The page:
Democrats in the Maine House yet again showed an unwillingness to do their basic duty as legislators when they recently voted against even allowing a committee hearing on L.D. 1864, a ballot question that would expand home health care. Like the secret, back-room negotiations that we’ve seen produce last-minute budget deals over the past several years, this should have been considered a shocking departure from legislative norms, but unfortunately it’s been all too common of late. Instead of legislators actually doing their jobs and giving citizen initiatives the through examination they deserve, recently they’ve just been voting down these referendums and sending them directly to the ballot.

When supporters of a citizen initiative get enough signatures to qualify an issue for the ballot, that ought to be just the first step – not the last. Theoretically, the Legislature has a chance to weigh in on a referendum first, and they have three options: Pass it as is; reject it and send it to the voters; or craft a competing measure to place alongside it on the ballot. Recently, legislators have simply voted down referendums, but that doesn’t mean they shouldn’t do their due diligence first and at least fully study it they way they would any other legislation up before them.

To see an example of that having a positive effect, one needs only to look back to the last election cycle, when the York County casino referendum was up for a vote. Then, the backers of the failed project faced tough questions from lawmakers on both sides of the aisle – which, along with a state Ethics Commission investigation, ultimately helped to expose the proponents’ shady behind-the-scenes manipulations. Those hearings provided voters all over the state with valuable information that helped them ultimately make the right decision to reject that flawed proposal.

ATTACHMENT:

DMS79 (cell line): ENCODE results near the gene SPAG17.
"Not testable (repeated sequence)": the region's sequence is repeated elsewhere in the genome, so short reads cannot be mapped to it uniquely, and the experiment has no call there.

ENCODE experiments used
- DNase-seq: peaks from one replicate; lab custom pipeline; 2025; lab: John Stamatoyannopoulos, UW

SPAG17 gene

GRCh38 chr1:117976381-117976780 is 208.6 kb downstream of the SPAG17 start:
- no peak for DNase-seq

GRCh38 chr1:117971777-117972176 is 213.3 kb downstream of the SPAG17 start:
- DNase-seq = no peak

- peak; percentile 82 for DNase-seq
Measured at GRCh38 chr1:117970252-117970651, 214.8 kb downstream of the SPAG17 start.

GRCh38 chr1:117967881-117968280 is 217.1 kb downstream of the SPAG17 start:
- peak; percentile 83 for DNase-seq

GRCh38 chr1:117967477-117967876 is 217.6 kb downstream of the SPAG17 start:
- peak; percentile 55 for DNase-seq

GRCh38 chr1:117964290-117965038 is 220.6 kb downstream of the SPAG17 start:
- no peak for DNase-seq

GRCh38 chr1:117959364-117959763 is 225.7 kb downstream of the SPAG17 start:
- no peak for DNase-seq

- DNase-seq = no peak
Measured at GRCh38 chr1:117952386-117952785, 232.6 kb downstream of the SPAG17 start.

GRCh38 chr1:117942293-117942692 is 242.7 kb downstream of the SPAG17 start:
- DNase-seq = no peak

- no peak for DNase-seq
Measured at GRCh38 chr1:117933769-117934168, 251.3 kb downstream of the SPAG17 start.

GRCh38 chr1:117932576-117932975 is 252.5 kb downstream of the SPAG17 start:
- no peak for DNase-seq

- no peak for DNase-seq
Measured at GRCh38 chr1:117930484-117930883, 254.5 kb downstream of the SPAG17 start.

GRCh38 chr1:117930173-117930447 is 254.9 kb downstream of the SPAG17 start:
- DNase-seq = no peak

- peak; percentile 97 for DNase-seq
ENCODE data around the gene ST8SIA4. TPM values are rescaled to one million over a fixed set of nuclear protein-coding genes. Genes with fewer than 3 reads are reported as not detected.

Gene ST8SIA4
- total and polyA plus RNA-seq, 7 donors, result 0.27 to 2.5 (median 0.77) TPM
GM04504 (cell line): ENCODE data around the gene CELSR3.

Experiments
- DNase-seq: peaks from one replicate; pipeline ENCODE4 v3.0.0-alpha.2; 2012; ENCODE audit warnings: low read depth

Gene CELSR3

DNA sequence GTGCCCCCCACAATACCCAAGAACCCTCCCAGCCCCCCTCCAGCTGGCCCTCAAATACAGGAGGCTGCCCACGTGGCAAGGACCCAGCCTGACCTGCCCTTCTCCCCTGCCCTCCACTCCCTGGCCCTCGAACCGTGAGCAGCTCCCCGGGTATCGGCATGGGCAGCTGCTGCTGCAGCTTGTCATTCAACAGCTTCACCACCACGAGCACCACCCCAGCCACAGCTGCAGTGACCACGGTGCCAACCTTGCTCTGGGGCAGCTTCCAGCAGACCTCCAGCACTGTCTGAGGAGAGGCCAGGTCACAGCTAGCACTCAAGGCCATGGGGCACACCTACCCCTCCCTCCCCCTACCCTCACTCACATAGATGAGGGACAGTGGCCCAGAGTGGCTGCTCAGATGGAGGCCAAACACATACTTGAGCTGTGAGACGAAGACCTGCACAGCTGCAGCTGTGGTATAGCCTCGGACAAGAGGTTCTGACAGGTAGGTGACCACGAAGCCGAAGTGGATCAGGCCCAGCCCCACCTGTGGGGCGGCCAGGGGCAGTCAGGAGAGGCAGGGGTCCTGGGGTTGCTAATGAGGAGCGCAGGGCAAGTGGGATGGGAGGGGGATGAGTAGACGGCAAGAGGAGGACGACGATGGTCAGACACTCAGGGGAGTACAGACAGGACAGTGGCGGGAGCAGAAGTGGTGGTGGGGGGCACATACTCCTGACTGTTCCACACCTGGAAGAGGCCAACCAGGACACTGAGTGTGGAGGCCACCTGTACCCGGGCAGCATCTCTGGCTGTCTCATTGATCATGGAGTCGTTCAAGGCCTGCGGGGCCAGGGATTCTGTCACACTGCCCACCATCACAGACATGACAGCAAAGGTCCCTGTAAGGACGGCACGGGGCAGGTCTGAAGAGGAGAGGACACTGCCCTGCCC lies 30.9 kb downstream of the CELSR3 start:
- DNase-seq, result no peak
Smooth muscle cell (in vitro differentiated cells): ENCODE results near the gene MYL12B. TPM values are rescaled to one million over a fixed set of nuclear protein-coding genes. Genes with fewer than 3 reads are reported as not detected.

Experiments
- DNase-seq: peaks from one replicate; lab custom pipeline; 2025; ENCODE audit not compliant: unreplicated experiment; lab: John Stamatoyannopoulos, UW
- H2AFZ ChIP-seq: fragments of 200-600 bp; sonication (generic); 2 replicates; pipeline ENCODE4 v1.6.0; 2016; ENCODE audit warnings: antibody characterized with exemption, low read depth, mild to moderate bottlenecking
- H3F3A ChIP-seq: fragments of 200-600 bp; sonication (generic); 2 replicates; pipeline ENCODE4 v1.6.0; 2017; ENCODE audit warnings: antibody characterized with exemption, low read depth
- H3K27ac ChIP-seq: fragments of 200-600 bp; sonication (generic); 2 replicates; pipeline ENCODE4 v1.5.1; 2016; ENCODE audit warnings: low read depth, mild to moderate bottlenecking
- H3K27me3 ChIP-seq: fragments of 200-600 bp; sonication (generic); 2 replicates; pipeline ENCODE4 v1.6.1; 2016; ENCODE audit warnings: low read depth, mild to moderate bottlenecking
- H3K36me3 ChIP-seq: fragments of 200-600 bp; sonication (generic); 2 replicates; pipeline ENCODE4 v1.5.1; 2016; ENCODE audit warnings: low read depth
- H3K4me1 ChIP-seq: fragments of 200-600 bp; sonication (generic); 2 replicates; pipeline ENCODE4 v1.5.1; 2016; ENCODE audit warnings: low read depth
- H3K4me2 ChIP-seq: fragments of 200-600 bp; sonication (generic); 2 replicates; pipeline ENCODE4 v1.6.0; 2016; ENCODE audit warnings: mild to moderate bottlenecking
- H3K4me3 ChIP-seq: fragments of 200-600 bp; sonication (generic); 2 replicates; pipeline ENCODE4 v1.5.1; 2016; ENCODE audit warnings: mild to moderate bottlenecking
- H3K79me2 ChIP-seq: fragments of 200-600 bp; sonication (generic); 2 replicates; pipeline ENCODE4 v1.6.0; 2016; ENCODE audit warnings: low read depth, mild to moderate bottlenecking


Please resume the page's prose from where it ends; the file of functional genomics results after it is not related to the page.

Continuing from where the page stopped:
There’s every reason to think that the public hearing format could be utilized in a similarly effective way to examine other pending referendums. That’s not to imply that all citizen initiatives are bankrolled by scurrilous developers looking to enrich themselves at the expense of taxpayers, but they all deserve the same detailed scrutiny that the casino proposal received. In a public hearing format before a legislative committee filled with members of both parties familiar with the topic, proponents and opponents alike could have the chance to make their case in a format that’s far better suited to policymaking than 30-second commercials are. There’s no reason for anyone – whether they support a referendum or not – to be afraid of a public hearing. Why, then, were Democrats so committed to blocking one on this ballot question?

It’s possible that they want to run a campaign that’s focused on expanding home care, without much discussing the tax hike that’s supposed to pay for the proposal. That increase would come in the form of a new 3.8 percent surcharge on income above the maximum income subject to Social Security employment taxes (currently $128,400). A public hearing would have given the chance for those who’d be affected by that tax hike to come to Augusta and testify against it, explaining how it would affect them, their businesses and their employees. Of course proponents don’t want to hear from them – it’s much easier to simply build the campaign around a tax hike for the rich, just like it was easier not to explain how they’d pay for Medicaid expansion.

In many ways, citizen initiatives are in fact becoming a way for outside special interest groups and wealthy individuals to manipulate our democracy. This was transparently obvious with the York County casino, but it was also true of the universal background check referendum, bankrolled largely by former New York Mayor Michael Bloomberg. That’s the case again here, as this campaign is being funded in part by a nonprofit controlled by billionaire liberal philanthropist George Soros. During a public hearing, all of this information could be brought to light in a more neutral setting.

Avoiding a public hearing and just sending the issue out to a vote allows legislators to essentially duck this issue entirely if they so choose. Indeed, one wonders whether these referendums are launched because legislators have failed to act, as proponents often proclaim, or just to give the right candidates political cover. The Republican-controlled Senate wisely disagreed, but unfortunately it was all for naught – the House stubbornly refused to hold the hearing. In doing so, they’ve left us all less informed as citizens as we head to the polls to vote on this critical issue.

Jim Fossel, a conservative activist from Gardiner, worked for Sen. Susan Collins. He can be contacted at:

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Twitter: @jimfossel